In re O'Leary, 2015-4628

CourtNew York Surrogate Court
Writing for the CourtNora S. Anderson, Judge
Citation2022 NY Slip Op 31690 (U)
PartiesProceeding for Judicial Settlement of the Account of Frances O'Leary, as Executor of the Estate of MARY O'LEARY, Deceased.
Decision Date31 May 2022
Docket Number2015-4628

2022 NY Slip Op 31690(U)

Proceeding for Judicial Settlement of the Account of Frances O'Leary, as Executor of the Estate of MARY O'LEARY, Deceased.

No. 2015-4628

Surrogate's Court, New York County

May 31, 2022

Unpublished Opinion

Nora S. Anderson, Judge

In this contested accounting proceeding in the estate of Mary O'Leary, objectant Elena O'Leary moves for summary judgment on her objections to the executor's account.


Decedent died on October 4, 2013, survived by five adult children. Her will, which was admitted to probate in Bronx County, appointed her daughter, a lawyer (herein, "petitioner"), as executor of her estate. Petitioner commenced the instant proceeding in the Bronx County Surrogate's Court for judicial settlement of her account, in which she valued the estate at approximately $230, 000. One of decedent's other daughters, a residuary beneficiary (herein "objectant" or "movant"), filed two objections to the account. In the first, she objects to petitioner's legal fees and, in the second, she alleges that petitioner failed to account for the proceeds amounting to $15, 453 from decedent's life insurance policy as an estate asset. The accounting proceeding was subsequently transferred to this court and thereafter, objectant moved for summary judgment on both objections. Petitioner opposes the motion.

Legal Standard on a Motion for Summary Judgment

The premise of a summary judgment motion is that the movant's position is supported by the record as a matter of law (F. Garofalo Elec. Co. v New York Univ., 300 A.D.2d 186, 188 [1st Dept 2002]). Since a summary ruling against a party's position eliminates that party's recourse


to a trial, such relief is to be regarded as a "drastic measure" and should be granted only cautiously (Sillman v Twentieth Century-Fox Film Corp., 3 N.Y.2d 395 [1957]; F. Garofalo Elec. Co. v New York Univ., 300 A.D.2d at 188). The movant has the threshold burden of submitting admissible evidence establishing a prima facie case (Alvarez v Prospect Hosp., 68 N.Y.2d 320 [1986]). If the movant satisfies such burden, it then falls to the party opposing summary judgment to demonstrate a genuine issue of material fact requiring trial (id.). When adjudicating such motions, the court's function is not to resolve issues of fact, but merely to determine whether such issues exist (Sillman v Twentieth Century-Fox Film Corp., supra).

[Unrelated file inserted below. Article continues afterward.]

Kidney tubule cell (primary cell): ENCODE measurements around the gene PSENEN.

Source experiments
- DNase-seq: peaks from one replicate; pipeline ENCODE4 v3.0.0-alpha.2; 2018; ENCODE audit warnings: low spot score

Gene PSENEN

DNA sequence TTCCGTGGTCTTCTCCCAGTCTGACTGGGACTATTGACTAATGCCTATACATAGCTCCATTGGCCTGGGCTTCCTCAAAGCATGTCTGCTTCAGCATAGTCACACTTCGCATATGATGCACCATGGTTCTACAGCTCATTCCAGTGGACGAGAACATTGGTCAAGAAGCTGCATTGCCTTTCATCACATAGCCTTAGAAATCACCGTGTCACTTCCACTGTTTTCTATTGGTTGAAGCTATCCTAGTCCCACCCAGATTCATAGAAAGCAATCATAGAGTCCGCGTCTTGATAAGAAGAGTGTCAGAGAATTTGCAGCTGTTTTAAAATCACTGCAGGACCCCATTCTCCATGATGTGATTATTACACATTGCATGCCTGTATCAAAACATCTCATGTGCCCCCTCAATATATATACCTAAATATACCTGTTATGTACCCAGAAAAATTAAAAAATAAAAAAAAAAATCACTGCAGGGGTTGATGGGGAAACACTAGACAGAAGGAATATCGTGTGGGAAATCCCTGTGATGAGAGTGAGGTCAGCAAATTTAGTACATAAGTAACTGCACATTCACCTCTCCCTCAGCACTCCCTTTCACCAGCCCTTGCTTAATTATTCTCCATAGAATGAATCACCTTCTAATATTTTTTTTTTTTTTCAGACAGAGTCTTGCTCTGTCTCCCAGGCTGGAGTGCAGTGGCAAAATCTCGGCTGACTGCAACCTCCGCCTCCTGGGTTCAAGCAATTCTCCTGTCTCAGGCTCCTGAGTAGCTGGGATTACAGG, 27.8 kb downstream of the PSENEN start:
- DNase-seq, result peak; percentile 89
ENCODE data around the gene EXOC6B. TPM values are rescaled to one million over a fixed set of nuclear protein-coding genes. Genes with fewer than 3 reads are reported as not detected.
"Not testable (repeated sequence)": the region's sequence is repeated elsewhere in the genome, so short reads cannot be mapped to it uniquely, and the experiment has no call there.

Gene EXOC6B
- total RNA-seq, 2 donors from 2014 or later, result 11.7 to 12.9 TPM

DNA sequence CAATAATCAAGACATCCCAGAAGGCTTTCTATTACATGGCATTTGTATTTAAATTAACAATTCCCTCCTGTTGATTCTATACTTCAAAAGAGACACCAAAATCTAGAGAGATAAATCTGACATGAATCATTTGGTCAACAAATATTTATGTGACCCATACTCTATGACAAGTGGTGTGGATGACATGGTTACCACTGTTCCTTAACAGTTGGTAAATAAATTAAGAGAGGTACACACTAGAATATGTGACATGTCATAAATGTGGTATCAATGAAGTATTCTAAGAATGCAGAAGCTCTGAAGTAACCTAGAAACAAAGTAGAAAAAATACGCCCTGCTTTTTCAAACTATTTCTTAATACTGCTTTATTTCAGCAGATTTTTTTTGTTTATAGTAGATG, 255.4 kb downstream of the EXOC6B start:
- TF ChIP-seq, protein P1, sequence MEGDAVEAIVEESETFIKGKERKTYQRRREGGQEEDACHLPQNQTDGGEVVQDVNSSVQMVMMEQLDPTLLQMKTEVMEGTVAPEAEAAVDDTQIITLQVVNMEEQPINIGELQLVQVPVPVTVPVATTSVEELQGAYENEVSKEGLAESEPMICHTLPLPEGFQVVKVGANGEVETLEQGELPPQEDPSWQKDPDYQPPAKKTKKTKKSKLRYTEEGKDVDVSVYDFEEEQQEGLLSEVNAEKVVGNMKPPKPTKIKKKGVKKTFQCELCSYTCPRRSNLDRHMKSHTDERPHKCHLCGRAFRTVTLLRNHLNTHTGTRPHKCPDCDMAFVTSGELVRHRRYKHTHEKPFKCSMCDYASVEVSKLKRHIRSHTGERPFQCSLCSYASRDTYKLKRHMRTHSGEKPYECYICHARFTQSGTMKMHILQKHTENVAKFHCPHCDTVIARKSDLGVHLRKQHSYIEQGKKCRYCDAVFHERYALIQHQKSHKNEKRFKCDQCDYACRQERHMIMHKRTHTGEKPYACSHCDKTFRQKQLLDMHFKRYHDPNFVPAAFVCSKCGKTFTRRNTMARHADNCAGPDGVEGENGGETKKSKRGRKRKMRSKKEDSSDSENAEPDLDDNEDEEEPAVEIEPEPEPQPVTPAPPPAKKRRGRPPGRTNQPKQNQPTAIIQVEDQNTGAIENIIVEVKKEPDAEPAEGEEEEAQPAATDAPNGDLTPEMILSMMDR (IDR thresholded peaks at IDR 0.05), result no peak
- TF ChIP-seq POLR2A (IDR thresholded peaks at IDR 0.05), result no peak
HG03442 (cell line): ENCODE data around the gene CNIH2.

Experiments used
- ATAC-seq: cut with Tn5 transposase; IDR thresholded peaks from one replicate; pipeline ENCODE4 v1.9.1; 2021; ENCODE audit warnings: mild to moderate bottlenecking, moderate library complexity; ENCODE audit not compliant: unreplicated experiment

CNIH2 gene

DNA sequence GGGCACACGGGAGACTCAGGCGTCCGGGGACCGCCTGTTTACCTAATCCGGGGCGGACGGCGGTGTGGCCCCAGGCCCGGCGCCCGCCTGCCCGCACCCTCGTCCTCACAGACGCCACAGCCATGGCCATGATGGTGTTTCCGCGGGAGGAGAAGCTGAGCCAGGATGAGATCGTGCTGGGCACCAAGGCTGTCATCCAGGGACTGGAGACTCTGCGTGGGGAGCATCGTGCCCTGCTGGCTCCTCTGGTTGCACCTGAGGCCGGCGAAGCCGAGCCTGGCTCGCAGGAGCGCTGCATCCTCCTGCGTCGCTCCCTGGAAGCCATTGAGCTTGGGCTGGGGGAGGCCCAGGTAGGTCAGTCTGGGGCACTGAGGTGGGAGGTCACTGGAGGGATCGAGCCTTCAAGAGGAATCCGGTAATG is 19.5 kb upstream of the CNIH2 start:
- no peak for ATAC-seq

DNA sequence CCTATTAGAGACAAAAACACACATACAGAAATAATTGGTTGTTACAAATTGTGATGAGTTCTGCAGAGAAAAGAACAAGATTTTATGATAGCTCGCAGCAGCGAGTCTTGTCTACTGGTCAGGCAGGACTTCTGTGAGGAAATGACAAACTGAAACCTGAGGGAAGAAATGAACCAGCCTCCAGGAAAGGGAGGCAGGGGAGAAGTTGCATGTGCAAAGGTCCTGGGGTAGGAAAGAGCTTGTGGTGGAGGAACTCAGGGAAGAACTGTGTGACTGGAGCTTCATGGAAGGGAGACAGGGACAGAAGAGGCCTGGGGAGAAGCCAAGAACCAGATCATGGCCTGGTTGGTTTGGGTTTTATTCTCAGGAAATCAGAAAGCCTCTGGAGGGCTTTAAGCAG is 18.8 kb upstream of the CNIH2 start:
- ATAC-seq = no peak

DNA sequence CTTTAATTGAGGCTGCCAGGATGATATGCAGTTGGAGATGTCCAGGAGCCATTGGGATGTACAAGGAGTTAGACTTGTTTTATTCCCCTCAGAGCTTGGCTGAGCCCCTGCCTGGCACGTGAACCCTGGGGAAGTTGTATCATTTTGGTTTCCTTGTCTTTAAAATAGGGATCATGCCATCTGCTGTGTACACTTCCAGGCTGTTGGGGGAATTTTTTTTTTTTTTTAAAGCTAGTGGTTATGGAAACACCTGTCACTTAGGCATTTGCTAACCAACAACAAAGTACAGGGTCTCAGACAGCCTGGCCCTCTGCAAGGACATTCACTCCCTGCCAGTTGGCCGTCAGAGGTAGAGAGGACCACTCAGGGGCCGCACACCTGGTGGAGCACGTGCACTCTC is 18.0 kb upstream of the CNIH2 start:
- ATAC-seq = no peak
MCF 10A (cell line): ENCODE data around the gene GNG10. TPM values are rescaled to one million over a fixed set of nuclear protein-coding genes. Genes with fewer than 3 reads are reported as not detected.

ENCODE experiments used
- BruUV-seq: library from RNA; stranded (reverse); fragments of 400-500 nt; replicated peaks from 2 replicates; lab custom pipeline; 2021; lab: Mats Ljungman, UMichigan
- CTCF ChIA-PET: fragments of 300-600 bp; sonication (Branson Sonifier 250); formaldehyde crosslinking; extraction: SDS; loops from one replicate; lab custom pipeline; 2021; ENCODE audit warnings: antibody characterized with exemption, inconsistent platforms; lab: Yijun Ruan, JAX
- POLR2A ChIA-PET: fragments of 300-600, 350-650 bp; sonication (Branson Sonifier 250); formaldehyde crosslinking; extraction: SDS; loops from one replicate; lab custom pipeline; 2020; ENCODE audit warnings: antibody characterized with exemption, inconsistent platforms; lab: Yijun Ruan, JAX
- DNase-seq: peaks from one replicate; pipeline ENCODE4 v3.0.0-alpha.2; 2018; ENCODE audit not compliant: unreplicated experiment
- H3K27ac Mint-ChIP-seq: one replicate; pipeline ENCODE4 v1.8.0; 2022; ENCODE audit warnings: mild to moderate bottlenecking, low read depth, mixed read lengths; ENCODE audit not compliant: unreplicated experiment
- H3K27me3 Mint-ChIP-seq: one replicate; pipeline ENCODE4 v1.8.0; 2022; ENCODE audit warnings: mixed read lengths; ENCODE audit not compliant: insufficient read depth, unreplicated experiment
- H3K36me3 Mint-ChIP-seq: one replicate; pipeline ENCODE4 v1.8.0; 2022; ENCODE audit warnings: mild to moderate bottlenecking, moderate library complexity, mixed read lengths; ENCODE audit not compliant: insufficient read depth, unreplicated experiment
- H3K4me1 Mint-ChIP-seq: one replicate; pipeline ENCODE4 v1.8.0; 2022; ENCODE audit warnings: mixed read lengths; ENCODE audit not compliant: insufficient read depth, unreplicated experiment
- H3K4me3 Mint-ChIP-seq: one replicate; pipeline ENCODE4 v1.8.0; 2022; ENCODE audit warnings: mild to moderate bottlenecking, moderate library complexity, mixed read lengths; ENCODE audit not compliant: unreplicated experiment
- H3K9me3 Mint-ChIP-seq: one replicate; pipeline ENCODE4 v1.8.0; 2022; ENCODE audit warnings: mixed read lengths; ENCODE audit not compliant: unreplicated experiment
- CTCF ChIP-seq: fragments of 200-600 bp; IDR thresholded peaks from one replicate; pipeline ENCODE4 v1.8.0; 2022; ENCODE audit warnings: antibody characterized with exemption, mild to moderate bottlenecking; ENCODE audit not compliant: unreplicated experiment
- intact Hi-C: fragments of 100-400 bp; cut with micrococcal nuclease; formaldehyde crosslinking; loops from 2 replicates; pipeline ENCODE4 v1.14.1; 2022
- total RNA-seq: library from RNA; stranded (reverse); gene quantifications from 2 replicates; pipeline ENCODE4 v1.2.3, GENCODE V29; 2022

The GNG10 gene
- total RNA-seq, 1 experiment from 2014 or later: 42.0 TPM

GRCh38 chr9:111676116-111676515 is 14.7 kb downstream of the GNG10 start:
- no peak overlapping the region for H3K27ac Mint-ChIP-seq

Objection to Legal Fees

In her petition for judicial settlement of her account, petitioner seeks legal fees for legal services she purports to have provided the estate while acting as counsel to herself as the estate's fiduciary. In her affidavit of legal services, petitioner states that her fees between October 2013 and March 2015 totalled $2, 000, representing 21 hours at approximately $100 per hour. Petitioner subsequently submitted a second affidavit in which she claims entitlement to additional legal fees for (i) the five hours she spent preparing her motion to dismiss the objections, a motion which was ultimately denied by this court, and (ii) the five hours she spent preparing a supplemental account and "a proposed order for distribution" of the remaining estate assets. She also seeks reimbursement of $2, 275 she had paid to a lawyer, as well as reimbursement for disbursements associated with the filing of her motion to dismiss.

Movant objects to petitioner's request for any legal fees whatsoever, arguing that since petitioner also receives executorial commissions, her claim for legal fees...

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